From the Editor: Campus division holding Rider back

On March 7, the American Association of University Professors (AAUP) agreed to postpone voting on a resolution stating that it has “no confidence” in the ability President Gregory Dell’Omo and his administration to lead Rider at this moment. This discussion of a no-confidence vote comes after the administration continues to ask for faculty concessions while allegedly refusing to negotiate with faculty to reach an adequate compromise.

The endless conflict between the administration and the faculty union is only further postponing important progress in terms of revitalizing Rider and continues to diminish campus morale.

The AAUP’s discontent with Dell’Omo and his administration is valid, particularly if the administration is not working toward an adequate agreement. Compromise requires both sides to give concessions, and demands that both sides listen to each other. If the administration isn’t abiding by this, as the union claims, then an agreement can’t be reached.

According to the resolution for the vote, Dell’Omo reportedly stating that they will stop all negotiations by Aug. 31 is not an action intending to move toward compromise. It seems more like a deadline to agree with the administration demands. Our professors have already been forced to give many concessions and to yield to demands. It makes sense that the AAUP is not satisfied.

However, this situation has escalated rapidly and the blame for this does not lay solely with the administration or the union. Both sides share the fault here.

While the faculty’s potential vote of no-confidence in Dell’Omo and his administration may seem necessary given the context, it also does not welcome or offer much room for compromise. Instead, this action further deepens the rift between the administration and the AAUP, while they should both be working on mending relations and reaching a compromise that will benefit the entire Rider community.

To name a few of the problems descending on this university, Rider currently faces a deep deficit and low enrollment. The cost of tuition increases each year and students are struggling with the steep price tags on their education.

It also can’t be ignored that Rider’s financial situation and many of the university’s decisions, from the program cuts to the potential closing of the Westminster campus, have already attracted a lot of negative press for this school. If the administration and the AAUP fight this way, it will likely generate even more headlines that will further tarnish the school’s reputation and turn away potential students.

All players involved at this university need to embrace a level of teamwork if we want to see the overall conditions here improve. It is not solely the job of the administration or the professors to fix the problems that Rider faces. It needs to be a collective action.

We also can’t forget that the faculty union and the administration are not the only players on the field. Rider students are also involved, and the adverse effects of these negotiations spill into student lives and student activities, as well.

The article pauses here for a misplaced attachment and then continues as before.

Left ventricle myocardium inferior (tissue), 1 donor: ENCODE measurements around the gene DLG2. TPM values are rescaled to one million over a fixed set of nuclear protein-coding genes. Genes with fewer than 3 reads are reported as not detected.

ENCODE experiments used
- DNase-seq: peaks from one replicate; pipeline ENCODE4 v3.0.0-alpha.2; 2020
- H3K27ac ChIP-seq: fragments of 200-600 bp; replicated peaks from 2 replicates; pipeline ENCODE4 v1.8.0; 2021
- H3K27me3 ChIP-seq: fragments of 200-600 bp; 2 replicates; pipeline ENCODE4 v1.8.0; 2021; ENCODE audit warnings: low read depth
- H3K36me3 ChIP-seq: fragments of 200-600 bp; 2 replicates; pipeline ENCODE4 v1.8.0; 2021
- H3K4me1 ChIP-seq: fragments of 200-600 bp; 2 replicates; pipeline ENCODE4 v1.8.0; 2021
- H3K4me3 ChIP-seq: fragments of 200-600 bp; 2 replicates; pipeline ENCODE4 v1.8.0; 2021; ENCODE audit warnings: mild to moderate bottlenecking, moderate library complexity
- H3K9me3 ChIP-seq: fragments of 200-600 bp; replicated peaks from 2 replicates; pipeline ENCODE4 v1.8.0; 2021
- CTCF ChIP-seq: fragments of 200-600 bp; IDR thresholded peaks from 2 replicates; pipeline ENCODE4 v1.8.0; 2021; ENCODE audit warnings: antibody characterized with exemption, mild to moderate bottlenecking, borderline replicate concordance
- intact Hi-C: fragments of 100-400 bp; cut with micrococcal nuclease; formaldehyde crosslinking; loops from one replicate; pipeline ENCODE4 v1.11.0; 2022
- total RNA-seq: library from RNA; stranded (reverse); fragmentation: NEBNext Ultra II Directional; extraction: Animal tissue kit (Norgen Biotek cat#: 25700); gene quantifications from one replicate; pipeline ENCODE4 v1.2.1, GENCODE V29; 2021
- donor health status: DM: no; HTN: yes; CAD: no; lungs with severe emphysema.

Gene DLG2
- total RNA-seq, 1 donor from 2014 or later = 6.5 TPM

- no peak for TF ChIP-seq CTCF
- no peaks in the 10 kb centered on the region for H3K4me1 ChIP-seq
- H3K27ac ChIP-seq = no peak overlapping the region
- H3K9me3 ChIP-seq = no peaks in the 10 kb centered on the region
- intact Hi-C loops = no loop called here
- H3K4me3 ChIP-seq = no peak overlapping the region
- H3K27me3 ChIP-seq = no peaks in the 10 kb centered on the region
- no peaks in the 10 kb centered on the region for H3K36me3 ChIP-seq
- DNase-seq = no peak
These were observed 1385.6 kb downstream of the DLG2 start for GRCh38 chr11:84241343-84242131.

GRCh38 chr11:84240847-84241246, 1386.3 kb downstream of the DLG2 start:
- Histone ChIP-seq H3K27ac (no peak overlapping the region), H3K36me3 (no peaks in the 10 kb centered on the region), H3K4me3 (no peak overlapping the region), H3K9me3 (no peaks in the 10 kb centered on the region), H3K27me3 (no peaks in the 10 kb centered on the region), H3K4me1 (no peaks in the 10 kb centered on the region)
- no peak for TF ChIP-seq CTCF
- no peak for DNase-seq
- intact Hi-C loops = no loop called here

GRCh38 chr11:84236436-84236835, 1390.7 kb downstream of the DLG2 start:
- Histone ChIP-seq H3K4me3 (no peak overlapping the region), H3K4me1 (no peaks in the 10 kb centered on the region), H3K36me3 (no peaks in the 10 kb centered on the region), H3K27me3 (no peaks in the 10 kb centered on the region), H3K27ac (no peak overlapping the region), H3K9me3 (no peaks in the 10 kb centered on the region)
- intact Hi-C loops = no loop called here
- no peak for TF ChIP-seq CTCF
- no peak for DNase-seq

Both the administration and the AAUP need to come together to reach a solution that will not severely or negatively impact the current and future students of Rider.

If professors are forced to concede even more or must teach additional classes, that could reflect negatively on their ability to teach and advise students. Likewise, if Dell’Omo and his administration are later declared unfit to lead, this will severely impact attempts to improve the situation on campus as well as attract negative attention to Rider.

This rift between the AAUP and the administration also creates a divide between students in so many ways. If we’re taking sides, we’re building animosity toward the peers that disagree with us. If a student agrees only with the union perspective, they will judge or argue with their friends who support the administration.

Unity is contagious and has the potential to swiftly spread through this campus. However, dissatisfaction and disagreement are equally contagious. If that’s the sentiment expressed between those who lead this university and those who provide its quality education, then that feeling will trickle down to those who sit in the classrooms.

The AAUP’s potential vote of no-confidence makes sense from the union’s perspective. However, the negative impact that this action could trigger will be felt for the rest of this negotiating period, and by current and potential students.

In the face of a difficult financial situation, this is not the time to draw lines and point fingers. This is not the time to allow anger and resentment to escalate to such a high level, particularly when both sides of the fight allowed the situation to progress to this point. And this is not the time to shut down conversations, whether that’s through setting negotiation deadlines or deciding that someone is not adequate enough for his position.

This is the time to find some common ground, to call for every member of the Rider community to unify and fight a problem that is much larger than just the AAUP or the administration.

 

The weekly editorial expresses the majority opinion of The Rider News. This week’s editorial was written by the Opinion Editor, Samantha Sawh

 

Printed in 3/8/17 issue. 

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